Conway Twitty was a jack of all trades… or at least two trades, that is.
Unknown to many, Conway (who was born Harold Jenkins) was actually a phenomenal baseball player in addition to his music abilities, and his passion for both left him with a difficult decision to make early on in his twenties.
Conway grew up in a small town on the edge of the Mississippi River, where he fell in love with music, particularly the blues. He credited his guitar playing abilities to a man he fondly called Uncle Fred, a black neighbor who took him under his wing to teach him the intricacies of guitar.
And Conway was a talent, no doubt, putting together his first band at 10 years old, and landing his first musical spot on the radio at 12.
But music wasn’t the only natural skillset Conway had, he also loved the game of baseball and played a lot while growing up. In high school his skills drew attention at the professional level, and he was heavily scouted by the Philadelphia Phillies and given an offer to sign on with the program.
But before he made his final decision, Conway was drafted into the US Army in the midst of the Korean War.
He spent his first couple of years post-high school in Japan stationed at a military base there. He also formed another band he called the Cimmerons as a way to entertain his fellow bunkmates.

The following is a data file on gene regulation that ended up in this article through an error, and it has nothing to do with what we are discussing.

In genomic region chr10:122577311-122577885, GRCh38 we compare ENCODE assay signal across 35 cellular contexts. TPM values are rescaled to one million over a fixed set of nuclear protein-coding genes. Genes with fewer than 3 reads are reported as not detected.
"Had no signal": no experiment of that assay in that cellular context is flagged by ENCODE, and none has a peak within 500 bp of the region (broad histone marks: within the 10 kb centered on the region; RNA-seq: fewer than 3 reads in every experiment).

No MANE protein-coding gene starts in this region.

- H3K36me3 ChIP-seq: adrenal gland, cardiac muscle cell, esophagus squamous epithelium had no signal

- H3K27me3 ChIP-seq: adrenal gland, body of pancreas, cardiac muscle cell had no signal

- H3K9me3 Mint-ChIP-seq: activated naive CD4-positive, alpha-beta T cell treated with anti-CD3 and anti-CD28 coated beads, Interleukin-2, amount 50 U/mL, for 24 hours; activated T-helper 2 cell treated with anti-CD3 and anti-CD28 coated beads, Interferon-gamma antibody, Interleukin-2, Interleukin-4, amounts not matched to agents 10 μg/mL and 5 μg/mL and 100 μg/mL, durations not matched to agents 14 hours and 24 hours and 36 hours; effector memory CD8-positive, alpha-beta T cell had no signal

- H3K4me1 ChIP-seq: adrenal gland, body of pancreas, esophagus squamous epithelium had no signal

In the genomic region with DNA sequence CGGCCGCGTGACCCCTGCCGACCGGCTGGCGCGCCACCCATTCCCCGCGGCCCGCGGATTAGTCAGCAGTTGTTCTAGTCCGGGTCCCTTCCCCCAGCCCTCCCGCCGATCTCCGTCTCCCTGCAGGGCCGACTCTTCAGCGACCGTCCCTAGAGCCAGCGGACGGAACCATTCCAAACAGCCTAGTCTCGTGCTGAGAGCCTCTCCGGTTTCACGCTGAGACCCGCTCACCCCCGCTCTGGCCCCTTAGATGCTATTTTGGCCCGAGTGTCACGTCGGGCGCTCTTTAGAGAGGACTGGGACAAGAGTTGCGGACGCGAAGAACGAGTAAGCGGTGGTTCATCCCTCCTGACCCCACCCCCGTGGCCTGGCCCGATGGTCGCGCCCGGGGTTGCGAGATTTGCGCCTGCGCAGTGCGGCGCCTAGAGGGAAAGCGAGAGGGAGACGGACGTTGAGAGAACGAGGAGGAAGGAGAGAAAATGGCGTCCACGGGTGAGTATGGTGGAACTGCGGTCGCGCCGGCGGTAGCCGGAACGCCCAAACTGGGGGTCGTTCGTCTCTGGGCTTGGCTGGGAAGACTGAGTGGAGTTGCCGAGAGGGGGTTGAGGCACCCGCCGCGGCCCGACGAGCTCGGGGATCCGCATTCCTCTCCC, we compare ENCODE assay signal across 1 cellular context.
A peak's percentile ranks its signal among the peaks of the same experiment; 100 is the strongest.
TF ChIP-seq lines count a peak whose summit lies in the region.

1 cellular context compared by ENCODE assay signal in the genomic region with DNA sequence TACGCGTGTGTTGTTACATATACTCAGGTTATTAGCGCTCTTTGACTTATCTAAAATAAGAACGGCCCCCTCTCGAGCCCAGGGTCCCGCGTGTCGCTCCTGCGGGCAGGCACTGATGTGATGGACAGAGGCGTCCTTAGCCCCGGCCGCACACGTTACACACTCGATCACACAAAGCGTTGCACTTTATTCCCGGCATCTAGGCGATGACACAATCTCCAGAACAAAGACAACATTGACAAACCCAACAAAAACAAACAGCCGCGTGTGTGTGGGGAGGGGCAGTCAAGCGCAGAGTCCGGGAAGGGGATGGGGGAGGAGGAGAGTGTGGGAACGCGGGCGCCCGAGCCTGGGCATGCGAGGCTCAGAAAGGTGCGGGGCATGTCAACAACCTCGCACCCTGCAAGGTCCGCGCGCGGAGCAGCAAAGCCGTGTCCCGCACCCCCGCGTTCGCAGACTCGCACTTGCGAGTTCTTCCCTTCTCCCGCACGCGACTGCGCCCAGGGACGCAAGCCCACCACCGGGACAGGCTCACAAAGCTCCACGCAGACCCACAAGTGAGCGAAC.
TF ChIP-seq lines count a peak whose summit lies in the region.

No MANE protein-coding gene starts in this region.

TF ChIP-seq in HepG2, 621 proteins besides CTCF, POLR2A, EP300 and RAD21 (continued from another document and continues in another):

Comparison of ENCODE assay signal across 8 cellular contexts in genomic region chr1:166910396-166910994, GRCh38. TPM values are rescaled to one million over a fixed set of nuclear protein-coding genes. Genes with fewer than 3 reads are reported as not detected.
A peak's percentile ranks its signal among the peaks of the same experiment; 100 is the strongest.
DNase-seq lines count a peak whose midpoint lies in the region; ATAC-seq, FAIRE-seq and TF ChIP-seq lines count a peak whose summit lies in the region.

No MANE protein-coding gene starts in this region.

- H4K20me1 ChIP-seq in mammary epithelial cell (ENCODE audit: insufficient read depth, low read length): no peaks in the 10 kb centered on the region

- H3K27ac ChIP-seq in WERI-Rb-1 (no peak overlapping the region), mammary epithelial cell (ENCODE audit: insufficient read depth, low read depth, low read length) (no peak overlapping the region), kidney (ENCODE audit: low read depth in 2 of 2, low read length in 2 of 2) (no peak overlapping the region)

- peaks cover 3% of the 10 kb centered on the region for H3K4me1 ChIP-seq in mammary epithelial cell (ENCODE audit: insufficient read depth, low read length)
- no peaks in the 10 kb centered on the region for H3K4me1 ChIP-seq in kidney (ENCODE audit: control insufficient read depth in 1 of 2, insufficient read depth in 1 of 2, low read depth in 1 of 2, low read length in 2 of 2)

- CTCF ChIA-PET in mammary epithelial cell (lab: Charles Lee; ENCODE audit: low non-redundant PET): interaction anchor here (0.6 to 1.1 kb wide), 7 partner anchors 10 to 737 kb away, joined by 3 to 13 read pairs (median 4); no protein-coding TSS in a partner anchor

But the baseball dream didn’t end there, instead, after his release from military service, the Phillies picked up their courtship with Conway, but it seems they were late to the punch. He had already been inspired by the musical musings of Elvis Presley, and while he didn’t believe he could compete on the country charts, he felt confidently that he could write and sing within the same vein as the popular King of Rock N’ Roll.
He turned down the offer to play baseball to pursue music full time, writing and releasing “Rock House” and never looking back.
After a long line of successes in music, Conway found his place in the baseball world years later when he bought shares in minor league teams including the Nashville Sounds in Music City.
In an interview with David Letterman, Conway once joked that he didn’t have a lot of money to show for his success, but he did have a lot of baseball teams.